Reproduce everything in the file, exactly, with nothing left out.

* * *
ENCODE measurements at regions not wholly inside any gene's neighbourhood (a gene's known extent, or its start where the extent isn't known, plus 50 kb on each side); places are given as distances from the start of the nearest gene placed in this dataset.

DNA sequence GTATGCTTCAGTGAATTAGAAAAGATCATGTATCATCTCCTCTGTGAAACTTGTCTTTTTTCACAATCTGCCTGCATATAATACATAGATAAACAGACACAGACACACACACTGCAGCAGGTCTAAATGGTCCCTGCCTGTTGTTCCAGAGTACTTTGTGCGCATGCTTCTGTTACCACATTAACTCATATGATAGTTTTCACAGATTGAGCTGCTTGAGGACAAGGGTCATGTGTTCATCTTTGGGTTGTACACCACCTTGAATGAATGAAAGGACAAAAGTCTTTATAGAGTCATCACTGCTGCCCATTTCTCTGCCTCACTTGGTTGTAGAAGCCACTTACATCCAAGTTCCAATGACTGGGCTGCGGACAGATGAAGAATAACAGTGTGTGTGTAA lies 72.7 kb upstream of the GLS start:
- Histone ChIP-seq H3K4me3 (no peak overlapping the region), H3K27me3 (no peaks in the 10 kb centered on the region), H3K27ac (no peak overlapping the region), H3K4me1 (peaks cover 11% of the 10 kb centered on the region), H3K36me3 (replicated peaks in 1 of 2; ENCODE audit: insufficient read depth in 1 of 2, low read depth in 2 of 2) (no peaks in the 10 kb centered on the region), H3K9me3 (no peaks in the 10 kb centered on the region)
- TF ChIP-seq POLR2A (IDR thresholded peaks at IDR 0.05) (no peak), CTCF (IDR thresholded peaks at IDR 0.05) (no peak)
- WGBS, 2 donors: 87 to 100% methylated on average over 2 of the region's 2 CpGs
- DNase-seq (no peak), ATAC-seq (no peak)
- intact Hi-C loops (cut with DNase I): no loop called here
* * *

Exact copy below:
ENCODE measurements at regions not wholly inside any gene's neighbourhood (a gene's known extent, or its start where the extent isn't known, plus 50 kb on each side); places are given as distances from the start of the nearest gene placed in this dataset.

DNA sequence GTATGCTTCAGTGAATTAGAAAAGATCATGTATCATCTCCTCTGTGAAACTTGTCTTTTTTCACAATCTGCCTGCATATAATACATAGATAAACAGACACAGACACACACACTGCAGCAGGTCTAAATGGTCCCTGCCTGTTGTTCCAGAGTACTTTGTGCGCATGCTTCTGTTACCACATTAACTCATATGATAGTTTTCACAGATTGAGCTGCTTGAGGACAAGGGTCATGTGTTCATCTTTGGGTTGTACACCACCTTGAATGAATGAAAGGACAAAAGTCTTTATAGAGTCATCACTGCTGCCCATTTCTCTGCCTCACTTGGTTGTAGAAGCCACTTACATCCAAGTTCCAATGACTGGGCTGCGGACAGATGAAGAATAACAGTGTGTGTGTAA lies 72.7 kb upstream of the GLS start:
- Histone ChIP-seq H3K4me3 (no peak overlapping the region), H3K27me3 (no peaks in the 10 kb centered on the region), H3K27ac (no peak overlapping the region), H3K4me1 (peaks cover 11% of the 10 kb centered on the region), H3K36me3 (replicated peaks in 1 of 2; ENCODE audit: insufficient read depth in 1 of 2, low read depth in 2 of 2) (no peaks in the 10 kb centered on the region), H3K9me3 (no peaks in the 10 kb centered on the region)
- TF ChIP-seq POLR2A (IDR thresholded peaks at IDR 0.05) (no peak), CTCF (IDR thresholded peaks at IDR 0.05) (no peak)
- WGBS, 2 donors: 87 to 100% methylated on average over 2 of the region's 2 CpGs
- DNase-seq (no peak), ATAC-seq (no peak)
- intact Hi-C loops (cut with DNase I): no loop called here